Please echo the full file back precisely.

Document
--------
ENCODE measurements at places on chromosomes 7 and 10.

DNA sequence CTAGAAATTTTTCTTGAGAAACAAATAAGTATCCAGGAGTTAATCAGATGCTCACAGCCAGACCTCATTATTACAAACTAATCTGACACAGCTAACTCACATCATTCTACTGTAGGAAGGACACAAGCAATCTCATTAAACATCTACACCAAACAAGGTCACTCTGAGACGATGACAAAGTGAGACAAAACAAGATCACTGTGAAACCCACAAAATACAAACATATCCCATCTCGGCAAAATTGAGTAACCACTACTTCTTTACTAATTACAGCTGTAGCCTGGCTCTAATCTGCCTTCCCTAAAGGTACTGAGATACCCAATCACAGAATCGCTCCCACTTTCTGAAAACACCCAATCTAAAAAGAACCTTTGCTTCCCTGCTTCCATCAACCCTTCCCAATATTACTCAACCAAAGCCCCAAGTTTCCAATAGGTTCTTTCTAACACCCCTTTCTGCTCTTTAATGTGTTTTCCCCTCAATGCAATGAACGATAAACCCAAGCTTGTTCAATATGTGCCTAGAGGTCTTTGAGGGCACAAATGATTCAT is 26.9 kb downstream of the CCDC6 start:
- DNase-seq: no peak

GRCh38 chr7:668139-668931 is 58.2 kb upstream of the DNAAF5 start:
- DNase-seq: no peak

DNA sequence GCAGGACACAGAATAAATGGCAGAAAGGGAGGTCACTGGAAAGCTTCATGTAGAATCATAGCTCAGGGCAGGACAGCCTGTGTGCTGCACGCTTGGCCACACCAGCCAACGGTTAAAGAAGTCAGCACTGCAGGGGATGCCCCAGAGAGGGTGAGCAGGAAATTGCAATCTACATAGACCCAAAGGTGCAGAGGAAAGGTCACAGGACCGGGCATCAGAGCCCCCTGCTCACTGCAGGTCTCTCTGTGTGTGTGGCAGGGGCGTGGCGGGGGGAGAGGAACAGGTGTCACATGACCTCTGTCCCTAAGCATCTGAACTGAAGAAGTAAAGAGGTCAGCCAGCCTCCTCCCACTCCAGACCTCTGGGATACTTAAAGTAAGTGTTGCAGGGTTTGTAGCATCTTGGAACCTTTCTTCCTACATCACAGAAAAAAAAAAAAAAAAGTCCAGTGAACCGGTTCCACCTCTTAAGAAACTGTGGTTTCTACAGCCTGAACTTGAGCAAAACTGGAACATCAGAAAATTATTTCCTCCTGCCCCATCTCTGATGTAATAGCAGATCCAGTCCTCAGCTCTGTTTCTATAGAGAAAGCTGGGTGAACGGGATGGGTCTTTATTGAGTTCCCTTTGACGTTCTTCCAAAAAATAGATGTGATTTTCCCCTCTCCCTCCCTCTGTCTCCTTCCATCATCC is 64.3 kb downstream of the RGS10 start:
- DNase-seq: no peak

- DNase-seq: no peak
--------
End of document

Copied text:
ENCODE measurements at places on chromosomes 7 and 10.

DNA sequence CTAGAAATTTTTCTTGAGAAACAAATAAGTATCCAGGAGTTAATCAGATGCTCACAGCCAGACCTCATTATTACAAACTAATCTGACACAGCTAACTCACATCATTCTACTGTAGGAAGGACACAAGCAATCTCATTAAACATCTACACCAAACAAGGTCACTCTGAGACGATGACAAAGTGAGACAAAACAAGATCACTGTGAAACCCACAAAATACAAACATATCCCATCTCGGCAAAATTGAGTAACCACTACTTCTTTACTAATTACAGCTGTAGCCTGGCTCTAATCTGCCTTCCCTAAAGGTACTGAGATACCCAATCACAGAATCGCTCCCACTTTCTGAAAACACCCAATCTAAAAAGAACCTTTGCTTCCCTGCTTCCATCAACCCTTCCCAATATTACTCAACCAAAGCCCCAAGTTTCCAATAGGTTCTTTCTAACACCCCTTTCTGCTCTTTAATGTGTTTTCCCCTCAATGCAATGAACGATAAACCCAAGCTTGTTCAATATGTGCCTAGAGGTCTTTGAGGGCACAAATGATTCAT is 26.9 kb downstream of the CCDC6 start:
- DNase-seq: no peak

GRCh38 chr7:668139-668931 is 58.2 kb upstream of the DNAAF5 start:
- DNase-seq: no peak

DNA sequence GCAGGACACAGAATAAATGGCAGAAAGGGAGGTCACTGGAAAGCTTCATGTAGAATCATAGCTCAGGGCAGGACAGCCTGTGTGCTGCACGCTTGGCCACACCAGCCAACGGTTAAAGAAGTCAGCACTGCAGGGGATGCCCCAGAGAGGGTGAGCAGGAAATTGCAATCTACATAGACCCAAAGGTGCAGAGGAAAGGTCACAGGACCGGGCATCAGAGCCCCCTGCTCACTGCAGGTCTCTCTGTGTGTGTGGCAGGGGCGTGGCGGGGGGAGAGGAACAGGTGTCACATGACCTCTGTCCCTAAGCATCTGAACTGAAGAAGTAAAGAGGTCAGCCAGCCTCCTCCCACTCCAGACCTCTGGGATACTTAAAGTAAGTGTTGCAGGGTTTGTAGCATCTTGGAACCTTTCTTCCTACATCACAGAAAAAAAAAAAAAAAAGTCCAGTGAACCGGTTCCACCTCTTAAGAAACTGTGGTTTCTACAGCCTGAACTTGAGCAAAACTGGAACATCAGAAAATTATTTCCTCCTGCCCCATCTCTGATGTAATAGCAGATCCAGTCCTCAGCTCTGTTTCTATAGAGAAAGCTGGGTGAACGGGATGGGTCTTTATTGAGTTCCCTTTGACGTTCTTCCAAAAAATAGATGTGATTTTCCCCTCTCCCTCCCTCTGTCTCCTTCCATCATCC is 64.3 kb downstream of the RGS10 start:
- DNase-seq: no peak

- DNase-seq: no peak